Maybe then, we need comforts for two purposes: first to sooth us when we want the predictability of what resembles home and also to provide us enough security to push the boundary into interest and curiosity, particularly when we are children.

How do we develop our comforts?

Comfort as a noun is a thing (state, feeling) that people experience. Personally I am becoming more convinced that comfort is really an emotion parallel to joy, which also facilitates interest, contentment and love. However to comfort, the verb, requires two active parties. This, I suspect, is what dear George Vaillant would call the “goodie-goodie” part. In the case of grief or anxiety, comfort may mean consolation. However, I also like to think of comfort as a synonym for soothing, and sometimes we don’t need soothing from a specific grief, but just something to calm us down or put us at ease. (Thank you, oatmeal cookie!)

Psychologists John Bowlby, Harry Harlow, and Mary Ainsworth were instrumental in constructing modern attachment theory. Whether it’s ducks or monkeys or humans, initial comfort comes from infants attaching to adults who sooth and care for them when they cry. By adults providing succor, children gain comfort, not just in terms of food or a clean diaper, but also in a larger sense of knowing that there is someone there to care for them and to provide relief for their discomfort.

As we get older, we find ways to soothe ourselves (be it meditation or oatmeal cookies); much more importantly, we also come to find comfort in others. It is that version of comfort, the one found in other people, which Simon and Garfunkel sing about in Homeward Bound. This is the profound sense of comfort learned in infancy and carried into adulthood.

Comfort Can Flow One Way

The funny thing about comfort is that, at this moment in time when “give and take” is being championed so strongly, I am not so sure that comfort is, by definition, bilateral. I believe that comfort is deeply rooted in trust and in a sense of dependence, but not necessarily a mutual dependence. Comfort is not identical to Love, “Big Love,” or the strength of Love. Big love has a reciprocity factor, to love and be loved. The “A-ha” moment of comfort arrives in allowing oneself to be loved and knowing it’s ok to depend on that.

My students feel comfortable with me because they perceive that they can count on me to love them. Thus they can feel assured that it is all right to explore and take intellectual risks with me because I’m here with an open heart and a safety net.

In the song Homeward Bound, the comfort longed for is part of what defines home. Yes, a comfortable home offers safety. More importantly, it is a nest where trust and care abides, where it is completely okay to be oneself. The protagonist of the song knows that he will find comfort not because of the smell of warm baking oatmeal cookies. Solely with a loving presence, the love that “lies waiting silently” is ready to comfort his soul.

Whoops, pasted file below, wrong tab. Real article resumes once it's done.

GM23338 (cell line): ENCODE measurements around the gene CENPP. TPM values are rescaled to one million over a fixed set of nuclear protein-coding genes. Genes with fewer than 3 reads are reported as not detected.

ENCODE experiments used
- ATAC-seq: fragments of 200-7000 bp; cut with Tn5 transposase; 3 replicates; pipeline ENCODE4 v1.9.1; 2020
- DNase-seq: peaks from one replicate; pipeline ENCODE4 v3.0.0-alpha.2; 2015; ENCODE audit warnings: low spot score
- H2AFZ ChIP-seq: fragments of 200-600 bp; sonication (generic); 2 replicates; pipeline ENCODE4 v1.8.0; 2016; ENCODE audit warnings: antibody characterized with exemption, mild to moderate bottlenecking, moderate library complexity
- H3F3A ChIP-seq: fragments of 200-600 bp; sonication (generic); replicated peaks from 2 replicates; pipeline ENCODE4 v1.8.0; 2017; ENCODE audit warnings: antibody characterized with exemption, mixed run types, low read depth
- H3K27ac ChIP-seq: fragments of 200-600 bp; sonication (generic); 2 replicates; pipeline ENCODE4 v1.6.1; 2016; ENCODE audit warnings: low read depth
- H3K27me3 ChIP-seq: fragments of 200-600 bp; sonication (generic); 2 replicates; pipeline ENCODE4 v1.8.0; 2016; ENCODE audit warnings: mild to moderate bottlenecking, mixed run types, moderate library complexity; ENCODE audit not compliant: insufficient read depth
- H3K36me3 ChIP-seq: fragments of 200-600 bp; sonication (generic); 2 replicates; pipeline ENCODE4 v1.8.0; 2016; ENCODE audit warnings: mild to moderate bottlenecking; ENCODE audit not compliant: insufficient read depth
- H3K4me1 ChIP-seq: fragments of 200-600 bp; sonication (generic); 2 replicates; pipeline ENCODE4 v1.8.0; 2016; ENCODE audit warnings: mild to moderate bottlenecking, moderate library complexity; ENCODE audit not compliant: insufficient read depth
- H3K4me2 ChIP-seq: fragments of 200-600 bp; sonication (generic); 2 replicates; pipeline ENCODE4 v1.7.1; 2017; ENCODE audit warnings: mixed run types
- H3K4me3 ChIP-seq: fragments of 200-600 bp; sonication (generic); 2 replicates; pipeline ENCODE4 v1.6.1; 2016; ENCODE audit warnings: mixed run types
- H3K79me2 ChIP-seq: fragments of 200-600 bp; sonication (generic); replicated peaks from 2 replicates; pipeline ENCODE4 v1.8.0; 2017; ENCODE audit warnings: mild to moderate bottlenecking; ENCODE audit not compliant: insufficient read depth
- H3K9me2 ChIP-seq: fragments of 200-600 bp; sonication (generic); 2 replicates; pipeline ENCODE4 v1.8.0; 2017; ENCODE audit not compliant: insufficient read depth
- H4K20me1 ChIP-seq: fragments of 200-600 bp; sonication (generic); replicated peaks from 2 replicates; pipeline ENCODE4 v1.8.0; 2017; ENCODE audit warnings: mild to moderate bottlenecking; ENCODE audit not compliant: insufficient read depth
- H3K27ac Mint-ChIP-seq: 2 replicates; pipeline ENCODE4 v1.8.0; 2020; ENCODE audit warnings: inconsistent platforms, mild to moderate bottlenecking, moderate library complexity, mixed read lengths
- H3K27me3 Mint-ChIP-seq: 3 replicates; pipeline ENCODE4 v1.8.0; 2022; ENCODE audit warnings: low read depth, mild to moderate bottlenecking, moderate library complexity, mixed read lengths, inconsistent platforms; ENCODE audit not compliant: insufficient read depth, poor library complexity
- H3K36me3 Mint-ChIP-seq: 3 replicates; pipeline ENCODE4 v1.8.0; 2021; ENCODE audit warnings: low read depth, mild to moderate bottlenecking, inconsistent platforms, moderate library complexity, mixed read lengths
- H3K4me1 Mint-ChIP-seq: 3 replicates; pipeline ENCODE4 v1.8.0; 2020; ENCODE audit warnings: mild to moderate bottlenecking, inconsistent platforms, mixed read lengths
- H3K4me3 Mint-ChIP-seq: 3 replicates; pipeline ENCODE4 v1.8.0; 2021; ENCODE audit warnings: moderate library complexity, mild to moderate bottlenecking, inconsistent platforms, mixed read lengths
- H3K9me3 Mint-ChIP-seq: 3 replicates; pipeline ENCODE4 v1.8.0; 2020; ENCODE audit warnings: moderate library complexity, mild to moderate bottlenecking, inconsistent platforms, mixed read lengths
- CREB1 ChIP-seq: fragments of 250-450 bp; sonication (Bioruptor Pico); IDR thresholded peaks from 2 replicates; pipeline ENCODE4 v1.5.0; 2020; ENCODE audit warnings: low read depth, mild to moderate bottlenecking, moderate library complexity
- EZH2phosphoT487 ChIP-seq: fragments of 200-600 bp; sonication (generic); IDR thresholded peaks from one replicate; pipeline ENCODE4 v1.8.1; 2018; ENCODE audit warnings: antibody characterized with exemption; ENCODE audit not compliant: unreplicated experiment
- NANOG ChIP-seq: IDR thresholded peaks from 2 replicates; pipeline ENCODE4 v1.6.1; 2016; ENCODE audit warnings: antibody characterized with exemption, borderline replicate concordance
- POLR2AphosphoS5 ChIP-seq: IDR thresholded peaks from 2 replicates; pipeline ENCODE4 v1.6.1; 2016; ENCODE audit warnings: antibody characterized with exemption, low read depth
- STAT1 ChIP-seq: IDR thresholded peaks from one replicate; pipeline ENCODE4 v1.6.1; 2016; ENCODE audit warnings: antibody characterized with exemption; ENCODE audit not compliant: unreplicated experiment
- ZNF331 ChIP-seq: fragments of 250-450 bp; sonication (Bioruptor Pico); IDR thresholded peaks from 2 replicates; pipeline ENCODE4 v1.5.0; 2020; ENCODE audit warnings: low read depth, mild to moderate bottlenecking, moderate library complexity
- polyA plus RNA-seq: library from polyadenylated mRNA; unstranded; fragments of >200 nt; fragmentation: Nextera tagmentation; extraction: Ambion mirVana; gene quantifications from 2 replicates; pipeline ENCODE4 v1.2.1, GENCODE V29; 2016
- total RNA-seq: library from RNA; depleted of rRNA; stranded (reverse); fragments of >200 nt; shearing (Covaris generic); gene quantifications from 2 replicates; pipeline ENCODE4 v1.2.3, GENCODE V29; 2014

Bowlby, J. (1988). A Secure Base: Parent-Child Attachment and Healthy Human Development. Basic Books.

Fredrickson, B. L. (1998). What good are positive emotions?. Review of General Psychology, 2, 300-319.

Kashdan, T. (2009). Curious? Discover the Missing Ingredient to a Fulfilling Life. New York: William Morrow.

Rybczynski, W. (1987). Home: A Short History of an Idea. Penguin Books.

Photo Credit: via Compfight with Creative Commons licenses
Oatmeal Raisin cookie courtesy of Aren Cohen
Jewel Facets courtesy of jurvetson
A Familiar Table courtesy of Ianto Roberts
Caroling courtesy of jmtimages
Attached ducklings courtesy of Gerry Balding

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1 comment

Kenny 20 October 2013 - 11:53 am


What a great article! You covered the many facets and complexities of comfort to which many of us can relate…especially my pecan chocolate cookies, YEA!

I too am in public education (32 years) and believe as well that too much novelty just leads to chaos in the classroom. Establishing comfort in ones class must be a daily tenet, in my opinion, and introducing novelty periodically to ones lessons, activities and the like should only be interspersed throughout the year, especially for your special needs children. Choosing to use the “flight or fight” stress reponse so aptly describes this scenario for children…I think it would describe the learning curve for adults too. We all need a level of comfort to survive. I don’t know the exact title to the book describing this state, but it resembles this: Why Zebras don’t have Ulcers!

Take care,

PS…couldnt’ help but notice the picture of the ducks and the mom’s imprinting. We have a lone duck that flew into our school pond two weeks ago and won’t leave. He just loves the kids when school starts or finishes. I think he has found a comfort for sure, though we worry about him getting hurt!